Rediff News
All News

NewsApp (Free)

Read news as it happens
Download NewsApp  » News » Islam does not sanction indiscriminate violence

Islam does not sanction indiscriminate violence

By Mirza Faisal Beg
August 29, 2005 17:03 IST
Get Rediff News in your Inbox:

There cannot be any justification for killing innocents. As Manmohan Singh said: 'There is no cause, root or branch, that can justify the killing of innocent people.'

Many of the terrorists (not all), acting in the name of Islam, cite Palestine, Chechnya, Iraq, and Afghanistan to justify the killing of anyone. They have lost their moral compass. For them anyone who does not agree with their point of view is an infidel and can be eliminated.

The war against radical Islam

They are able to extract verses from the Quran to justify their acts. Not only that, they will issue fatwas even though they may not be having any legitimate authority to do so. Every now and then they will come out with a message rejoicing over terror acts and warning about some follow-up in barbarity. Their thoughts and even more their acts are completely despicable.

These misguided people have no value for traditional Islamic teachings. They do not care about scholarly interpretations by the major scholars of Islam. They do not care about the general verses of the Quran that condemn taking of innocent lives in the most vehement terms. They are almost blinded and they can only see with a skewed vision. And that is why they can only find those verses in the Quran that are contextual and they will bend it, twist it, degrade it and then act self-deceivingly.

There is one thing common between the terrorists and the staunchest of Islamic critics! Both ignore the major Islamic scholars and the major interpretations of the Quran regarding these 'contextual' verses. They decide to interpret it on their own ignoring the traditional interpretations.

There are many verses in the Quran that are contextual; that is they were revealed in a particular context. They were revealed during wars and they are not supposed to be of general nature. Definitely these are the verses that call upon the believers to fight strongly. If taken out of context they can appear to sanction violence and some Muslims are doing exactly that.

Traditionally Muslims are not allowed to interpret many such verses on their own but to rely on learned scholars to get their meaning. It is very much evident from the approach of the Muslim masses who do not 'Slay the pagans wherever you find them, seize them, beleaguer them, lie in wait for them with every stratagem.' (Quran 9:5).

It is true that the extremists today take out these very verses to feel 'righteous' and act 'righteously'. It is abhorrent to a true believer to attach such acts with the teachings of the Prophet who is called a 'Mercy to whole Mankind' and the message of the Quran.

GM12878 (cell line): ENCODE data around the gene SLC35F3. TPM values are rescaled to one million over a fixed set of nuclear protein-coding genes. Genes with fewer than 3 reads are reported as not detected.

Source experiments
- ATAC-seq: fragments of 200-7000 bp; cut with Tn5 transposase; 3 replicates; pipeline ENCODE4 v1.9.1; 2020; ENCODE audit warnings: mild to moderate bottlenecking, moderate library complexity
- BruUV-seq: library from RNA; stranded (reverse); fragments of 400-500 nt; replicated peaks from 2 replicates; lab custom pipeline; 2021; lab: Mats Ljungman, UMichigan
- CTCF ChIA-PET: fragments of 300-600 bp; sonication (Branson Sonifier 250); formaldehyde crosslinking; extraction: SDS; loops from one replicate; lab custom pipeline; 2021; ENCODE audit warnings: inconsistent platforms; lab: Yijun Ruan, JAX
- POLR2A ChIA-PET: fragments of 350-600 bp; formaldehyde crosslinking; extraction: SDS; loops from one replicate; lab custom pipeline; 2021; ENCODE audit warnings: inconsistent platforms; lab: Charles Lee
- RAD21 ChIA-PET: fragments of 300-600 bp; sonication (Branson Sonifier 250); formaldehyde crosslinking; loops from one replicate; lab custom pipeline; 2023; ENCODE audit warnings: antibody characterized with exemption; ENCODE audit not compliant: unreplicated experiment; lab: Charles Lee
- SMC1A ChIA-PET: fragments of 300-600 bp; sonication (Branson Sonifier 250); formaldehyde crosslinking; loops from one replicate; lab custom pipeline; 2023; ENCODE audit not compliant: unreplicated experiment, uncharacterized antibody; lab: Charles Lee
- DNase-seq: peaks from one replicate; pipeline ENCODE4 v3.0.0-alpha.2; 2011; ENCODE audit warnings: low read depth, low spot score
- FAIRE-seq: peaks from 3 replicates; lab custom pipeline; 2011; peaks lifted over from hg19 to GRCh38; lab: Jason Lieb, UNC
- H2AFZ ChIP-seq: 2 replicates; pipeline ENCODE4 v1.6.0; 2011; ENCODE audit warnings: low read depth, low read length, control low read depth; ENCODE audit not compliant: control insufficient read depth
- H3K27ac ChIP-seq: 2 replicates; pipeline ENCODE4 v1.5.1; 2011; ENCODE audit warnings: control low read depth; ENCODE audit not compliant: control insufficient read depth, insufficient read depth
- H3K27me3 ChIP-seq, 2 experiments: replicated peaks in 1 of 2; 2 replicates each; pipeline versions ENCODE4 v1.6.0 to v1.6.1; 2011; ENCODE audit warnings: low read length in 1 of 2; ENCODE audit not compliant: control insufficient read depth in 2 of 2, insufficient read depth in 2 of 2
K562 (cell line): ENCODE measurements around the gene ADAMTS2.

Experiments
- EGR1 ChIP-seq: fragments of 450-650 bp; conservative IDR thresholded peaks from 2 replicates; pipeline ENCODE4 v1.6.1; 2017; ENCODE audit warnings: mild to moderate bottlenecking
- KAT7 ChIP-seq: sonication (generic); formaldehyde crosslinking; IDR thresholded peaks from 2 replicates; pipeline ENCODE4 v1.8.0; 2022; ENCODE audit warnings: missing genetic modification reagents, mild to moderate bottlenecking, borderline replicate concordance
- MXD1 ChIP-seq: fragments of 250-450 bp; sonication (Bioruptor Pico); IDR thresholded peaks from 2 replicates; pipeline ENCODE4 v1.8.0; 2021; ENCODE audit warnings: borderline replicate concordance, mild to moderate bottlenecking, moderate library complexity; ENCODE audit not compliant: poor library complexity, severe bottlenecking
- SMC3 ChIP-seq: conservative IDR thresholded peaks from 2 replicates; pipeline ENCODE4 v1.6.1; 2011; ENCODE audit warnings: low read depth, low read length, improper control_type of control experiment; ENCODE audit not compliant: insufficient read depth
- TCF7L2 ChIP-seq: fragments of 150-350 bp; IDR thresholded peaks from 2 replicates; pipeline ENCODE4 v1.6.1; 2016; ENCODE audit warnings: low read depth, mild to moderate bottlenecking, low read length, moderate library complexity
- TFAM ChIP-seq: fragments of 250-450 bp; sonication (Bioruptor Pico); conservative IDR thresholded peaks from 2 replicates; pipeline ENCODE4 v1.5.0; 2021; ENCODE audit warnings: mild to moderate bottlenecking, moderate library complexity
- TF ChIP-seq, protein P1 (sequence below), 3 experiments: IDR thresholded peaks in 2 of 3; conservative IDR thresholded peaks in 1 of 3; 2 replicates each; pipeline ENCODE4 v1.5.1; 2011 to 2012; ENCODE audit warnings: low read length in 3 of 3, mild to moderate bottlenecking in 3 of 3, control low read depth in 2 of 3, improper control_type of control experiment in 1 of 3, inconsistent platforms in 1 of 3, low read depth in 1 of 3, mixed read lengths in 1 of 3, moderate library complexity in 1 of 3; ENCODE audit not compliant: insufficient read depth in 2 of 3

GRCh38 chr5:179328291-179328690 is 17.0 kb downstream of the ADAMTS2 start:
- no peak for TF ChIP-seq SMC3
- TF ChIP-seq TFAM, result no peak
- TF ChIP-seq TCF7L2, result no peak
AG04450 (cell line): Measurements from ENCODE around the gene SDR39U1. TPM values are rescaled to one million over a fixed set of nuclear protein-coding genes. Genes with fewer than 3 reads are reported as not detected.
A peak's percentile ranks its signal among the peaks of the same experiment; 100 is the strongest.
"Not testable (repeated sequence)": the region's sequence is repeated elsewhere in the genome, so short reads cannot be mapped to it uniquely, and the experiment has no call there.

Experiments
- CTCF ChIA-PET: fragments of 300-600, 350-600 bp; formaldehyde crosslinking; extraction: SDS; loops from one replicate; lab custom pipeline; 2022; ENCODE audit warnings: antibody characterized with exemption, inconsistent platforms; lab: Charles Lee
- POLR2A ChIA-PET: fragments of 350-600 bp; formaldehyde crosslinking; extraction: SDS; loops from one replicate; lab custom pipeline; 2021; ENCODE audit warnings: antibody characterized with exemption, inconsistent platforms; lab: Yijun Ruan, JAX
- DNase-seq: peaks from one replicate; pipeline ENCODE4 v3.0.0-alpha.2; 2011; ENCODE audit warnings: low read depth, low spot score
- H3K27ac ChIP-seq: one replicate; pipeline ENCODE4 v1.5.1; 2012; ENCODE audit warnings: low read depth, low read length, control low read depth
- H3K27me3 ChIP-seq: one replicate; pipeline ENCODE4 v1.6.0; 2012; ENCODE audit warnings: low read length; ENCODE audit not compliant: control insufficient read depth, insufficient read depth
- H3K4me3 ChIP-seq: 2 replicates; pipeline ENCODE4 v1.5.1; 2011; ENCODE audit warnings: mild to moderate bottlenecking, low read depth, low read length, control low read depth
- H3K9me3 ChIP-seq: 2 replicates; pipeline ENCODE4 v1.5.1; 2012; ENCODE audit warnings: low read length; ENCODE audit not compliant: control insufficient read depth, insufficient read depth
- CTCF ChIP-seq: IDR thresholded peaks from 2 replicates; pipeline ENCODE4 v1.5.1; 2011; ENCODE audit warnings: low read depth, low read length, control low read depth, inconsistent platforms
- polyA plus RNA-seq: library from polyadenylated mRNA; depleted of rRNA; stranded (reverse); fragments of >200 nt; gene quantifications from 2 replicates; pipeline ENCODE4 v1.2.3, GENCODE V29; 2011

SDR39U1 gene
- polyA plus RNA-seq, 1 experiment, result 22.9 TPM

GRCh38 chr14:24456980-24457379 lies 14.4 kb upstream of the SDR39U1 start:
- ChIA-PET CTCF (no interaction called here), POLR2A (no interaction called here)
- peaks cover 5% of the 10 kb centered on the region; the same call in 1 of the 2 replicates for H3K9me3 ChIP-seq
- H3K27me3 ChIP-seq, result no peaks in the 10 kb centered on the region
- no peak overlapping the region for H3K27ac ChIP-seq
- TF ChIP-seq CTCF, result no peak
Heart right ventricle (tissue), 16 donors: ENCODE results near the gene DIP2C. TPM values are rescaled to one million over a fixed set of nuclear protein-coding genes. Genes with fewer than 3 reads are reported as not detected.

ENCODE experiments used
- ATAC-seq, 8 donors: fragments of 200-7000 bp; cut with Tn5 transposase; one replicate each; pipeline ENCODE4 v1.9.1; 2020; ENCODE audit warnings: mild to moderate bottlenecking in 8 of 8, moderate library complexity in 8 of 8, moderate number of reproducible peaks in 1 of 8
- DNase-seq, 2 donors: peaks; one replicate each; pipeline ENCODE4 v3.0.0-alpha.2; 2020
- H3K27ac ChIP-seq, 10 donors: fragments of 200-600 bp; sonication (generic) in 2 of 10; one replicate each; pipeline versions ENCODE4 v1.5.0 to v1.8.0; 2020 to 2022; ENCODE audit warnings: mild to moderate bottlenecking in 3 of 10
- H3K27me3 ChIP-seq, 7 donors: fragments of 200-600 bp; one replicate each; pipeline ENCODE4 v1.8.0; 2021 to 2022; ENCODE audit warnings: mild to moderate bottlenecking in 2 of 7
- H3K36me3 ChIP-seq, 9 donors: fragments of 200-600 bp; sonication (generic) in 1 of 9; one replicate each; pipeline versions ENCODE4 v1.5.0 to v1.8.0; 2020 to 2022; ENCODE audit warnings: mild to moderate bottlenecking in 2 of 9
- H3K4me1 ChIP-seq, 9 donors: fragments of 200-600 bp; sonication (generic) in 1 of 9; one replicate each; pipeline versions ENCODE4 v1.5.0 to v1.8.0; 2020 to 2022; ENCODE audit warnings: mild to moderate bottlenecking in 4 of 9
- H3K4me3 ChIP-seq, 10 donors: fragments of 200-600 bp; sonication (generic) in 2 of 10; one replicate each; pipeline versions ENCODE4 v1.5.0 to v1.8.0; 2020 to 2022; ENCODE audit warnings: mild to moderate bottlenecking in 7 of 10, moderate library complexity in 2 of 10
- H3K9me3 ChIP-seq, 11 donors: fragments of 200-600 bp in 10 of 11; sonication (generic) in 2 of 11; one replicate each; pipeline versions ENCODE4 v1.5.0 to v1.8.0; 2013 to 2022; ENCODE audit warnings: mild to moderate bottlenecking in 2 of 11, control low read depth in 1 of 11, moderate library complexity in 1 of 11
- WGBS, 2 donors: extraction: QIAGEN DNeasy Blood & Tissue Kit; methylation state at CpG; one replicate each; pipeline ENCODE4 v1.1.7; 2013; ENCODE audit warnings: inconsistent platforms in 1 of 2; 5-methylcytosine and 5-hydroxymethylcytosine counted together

Today, there are so many critical voices being heard which state that Islam advocates violence. Not all can be blamed. People judge by what they see. And today these terrorists speak in the name of Islam. They act violently in the name of Islam. And not many Muslim voices could be heard loudly (for whatever reasons) against these barbaric acts.

Killing of innocents cannot be justified. Period. But let us all agree to this principle irrespective of place, ethnic group, race or religion.

There is a new approach in some recent articles alleging that Muslims condemned the London bombings but added a root cause to it -- and thus in a way justifying those acts. As I wrote above, Muslim voices could not be heard loudly. The reasons are not merely that Muslims are not speaking. The reason is also how much coverage they get. Let us see a few cases.

On July 18, 500 Imams of various British mosques issued a fatwa condemning the London bombings as well as any other such terrorist act. There was no mention of any root cause in that fatwa. It was a condemnation of the terror in the strongest words.

On July 28, the Fiqh Council of North America issued a fatwa condemning terrorist acts. It has been endorsed by 173 organisations throughout North America. There was no mention of any root cause in the text.

On July 6 in Amman, 170 leading Islamic scholars and Imams from the eight major schools of Islam (both Sunni and Shia) from 40 countries got together and issued a fatwa. The fatwa forbade issuance and validity of any fatwa from obscure clerics justifying any act. It was clearly aimed at terrorists who justify their acts by issuing fatwas particularly in Iraq. There was no mention of any root cause.

These condemnations are just increasing but had never been absent. Various leading Muslims scholars and Imams have spoken out against terrorism without linking any root cause to it. Shaikh Hamza Yusuf, a leading theologian, called the 9/11 attackers as 'mass murderers, pure and simple.'

Islam does not sanction indiscriminate violence. But it is also a truth that today some Muslims are doing exactly that. That too in the name of Islam. The Prophet said 'Toward the latter days of indiscriminate violence, be like the first and better of the two sons of Adam who said, 'If you raise your hand to kill me, I will not raise mine to kill you; surely I fear God, the Lord of the worlds.'